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Wikipedia: Atomic bombings of Hiroshima and Nagasaki

Wikipedia: Atomic bombings of Hiroshima and Nagasaki
In August 1945, during the final stage of the Second World War, the United States dropped atomic bombs on the Japanese cities of Hiroshima and Nagasaki. The two bombings, which killed at least 129,000 people, remain the only use of nuclear weapons for warfare in human history. Background Pacific War Main article: Pacific War As the Allied advance moved inexorably towards Japan, conditions became steadily worse for the Japanese people. Preparations to invade Japan Even before the surrender of Nazi Germany on May 8, 1945, plans were underway for the largest operation of the Pacific War, Operation Downfall, the invasion of Japan. U.S. Japan's geography made this invasion plan obvious to the Japanese; they were able to predict the Allied invasion plans accurately and thus adjust their defensive plan, Operation Ketsugō, accordingly. The Americans were alarmed by the Japanese buildup, which was accurately tracked through Ultra intelligence. Air raids on Japan A B-29 over Osaka on June 1, 1945 Related:  NCEA Level 1.2 - Hiroshima & Nagasaki assessment: NZ perspective2) DS1: WW2morgaine620

BBC ON THIS DAY | 9 | 1945: Atom bomb hits Nagasaki 1945: Atom bomb hits Nagasaki American forces have dropped an atomic bomb on Nagasaki - the second such attack on Japan in three days. The bomb was dropped by parachute from an American B29 Bomber at 1102 local time. It exploded about 1,625 ft (500m) above the ground and is believed to have completely destroyed the city, which is situated on the western side of the Japanese island of Kyushu. In a statement issued from Guam, General Carl A Spaatz, Commander of the US Strategic Air Forces in the Pacific, said: "The second use of the atomic bomb occurred at noon, August 9, at Nagasaki. "Crew members report good results. Important port American airmen flying many miles from Nagasaki have said smoke from fires in the city was rising 50,000ft (15,240m). Nagasaki is one of Japan's most important ports providing vital access to and from Shanghai. Three days ago a similar device was dropped on the city of Hiroshima on Japan's largest island, Honshu.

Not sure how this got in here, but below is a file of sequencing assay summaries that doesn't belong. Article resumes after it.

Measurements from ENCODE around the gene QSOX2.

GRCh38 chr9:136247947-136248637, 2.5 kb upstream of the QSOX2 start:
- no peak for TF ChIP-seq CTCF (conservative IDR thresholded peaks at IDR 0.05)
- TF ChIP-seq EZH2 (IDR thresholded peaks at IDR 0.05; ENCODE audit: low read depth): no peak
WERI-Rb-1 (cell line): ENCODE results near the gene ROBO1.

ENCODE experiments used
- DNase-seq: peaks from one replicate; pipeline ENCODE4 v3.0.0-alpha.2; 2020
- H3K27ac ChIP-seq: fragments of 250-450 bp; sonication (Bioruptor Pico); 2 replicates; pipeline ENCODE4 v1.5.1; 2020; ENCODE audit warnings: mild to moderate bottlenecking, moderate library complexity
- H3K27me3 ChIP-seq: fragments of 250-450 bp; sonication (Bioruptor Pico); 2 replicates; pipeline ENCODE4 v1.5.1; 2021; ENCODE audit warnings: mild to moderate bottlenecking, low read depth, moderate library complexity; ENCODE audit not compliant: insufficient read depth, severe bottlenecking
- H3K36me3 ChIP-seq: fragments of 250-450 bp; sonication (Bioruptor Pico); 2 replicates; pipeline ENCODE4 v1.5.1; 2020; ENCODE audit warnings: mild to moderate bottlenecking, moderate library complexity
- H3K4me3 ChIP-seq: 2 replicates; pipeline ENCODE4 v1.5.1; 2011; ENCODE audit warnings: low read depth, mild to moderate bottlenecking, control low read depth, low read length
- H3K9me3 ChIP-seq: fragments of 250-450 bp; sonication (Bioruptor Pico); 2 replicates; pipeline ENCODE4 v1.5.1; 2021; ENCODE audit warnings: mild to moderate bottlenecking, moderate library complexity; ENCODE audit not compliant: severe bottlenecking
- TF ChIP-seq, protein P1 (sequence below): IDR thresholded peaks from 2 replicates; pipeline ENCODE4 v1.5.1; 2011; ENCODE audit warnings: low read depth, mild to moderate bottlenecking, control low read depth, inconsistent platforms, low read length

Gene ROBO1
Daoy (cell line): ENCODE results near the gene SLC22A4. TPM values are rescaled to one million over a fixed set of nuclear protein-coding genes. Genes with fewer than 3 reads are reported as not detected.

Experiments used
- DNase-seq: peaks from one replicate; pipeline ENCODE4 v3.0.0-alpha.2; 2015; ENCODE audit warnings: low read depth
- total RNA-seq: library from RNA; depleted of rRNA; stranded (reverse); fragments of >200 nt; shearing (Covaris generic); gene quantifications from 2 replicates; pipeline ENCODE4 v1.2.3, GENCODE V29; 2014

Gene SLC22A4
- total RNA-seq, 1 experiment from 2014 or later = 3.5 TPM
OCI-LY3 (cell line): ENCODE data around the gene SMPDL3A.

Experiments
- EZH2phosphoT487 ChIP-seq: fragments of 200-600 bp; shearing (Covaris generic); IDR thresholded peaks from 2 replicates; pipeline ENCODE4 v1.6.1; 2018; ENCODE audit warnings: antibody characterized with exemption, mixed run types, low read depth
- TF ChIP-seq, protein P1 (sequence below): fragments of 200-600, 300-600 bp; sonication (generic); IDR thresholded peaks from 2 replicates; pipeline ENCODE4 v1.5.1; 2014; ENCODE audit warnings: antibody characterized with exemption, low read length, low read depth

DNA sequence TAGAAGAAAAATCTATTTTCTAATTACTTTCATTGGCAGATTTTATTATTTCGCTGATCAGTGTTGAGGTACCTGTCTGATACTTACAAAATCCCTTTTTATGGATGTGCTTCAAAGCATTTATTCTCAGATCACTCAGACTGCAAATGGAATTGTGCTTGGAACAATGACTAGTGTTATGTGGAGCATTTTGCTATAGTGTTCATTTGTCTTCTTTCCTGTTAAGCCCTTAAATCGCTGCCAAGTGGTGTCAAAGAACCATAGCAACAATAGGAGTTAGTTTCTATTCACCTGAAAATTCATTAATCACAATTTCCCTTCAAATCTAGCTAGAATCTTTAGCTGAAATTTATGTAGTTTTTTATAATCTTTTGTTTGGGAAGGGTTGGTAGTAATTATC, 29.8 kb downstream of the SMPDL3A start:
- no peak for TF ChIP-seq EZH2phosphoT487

Hiroshima Hiroshima (広島市, Hiroshima-shi?) ( listen ) is the capital of Hiroshima Prefecture, and the largest city in the Chūgoku region of western Honshu, the largest island of Japan. It is best known as the first city in history to be targeted by a nuclear weapon when the United States Army Air Forces (USAAF) dropped an atomic bomb on it at 8:15 a.m. on August 6, 1945, near the end of World War II.[1] The city's name, 広島, means "Wide Island" in Japanese. Hiroshima gained city status on April 1, 1889. History[edit] Sengoku period (1589–1871)[edit] Hiroshima was founded on the river delta coastline of the Seto Inland Sea in 1589 by the powerful warlord Mōri Terumoto, who made it his capital after leaving Kōriyama Castle in Aki Province.[2][3] Hiroshima Castle was quickly built, and in 1593 Terumoto moved in. Imperial period (1871–1939)[edit] Hiroshima Commercial Museum 1915 Map of Hiroshima City in the 1930s (Japanese edition) World War II and Nuclear Bombing (1939–1945)[edit] Hiroshima after the bombing

Good afternoon world/ Guten Tag Welt I had planned to tell you about the Independent Foreign Fiction Prize Readers Day today but my mind is still sleeping somehow and writing the blog post just dragged along today. I still have to do the German translation so I decided to leave the post for tomorrow which gives me the advantage that I can also write about the winner which will be announced tonight. I can't wait to find out. The whole day was so full of inspiration and information that I will do a week of writing about translated fiction next week to just use a minimum of what was in there :-). For today I wish all of you a mysterious and successful week and hope to hear from you one way or the other. Take care! Keith Harris speaking about the Hepworth Reading Groups experience of shadowing the Independent Foreign Fiction Prize photo credit: me, myself and I Achtung der Link in diesem Beitrag ist in englischer Sprache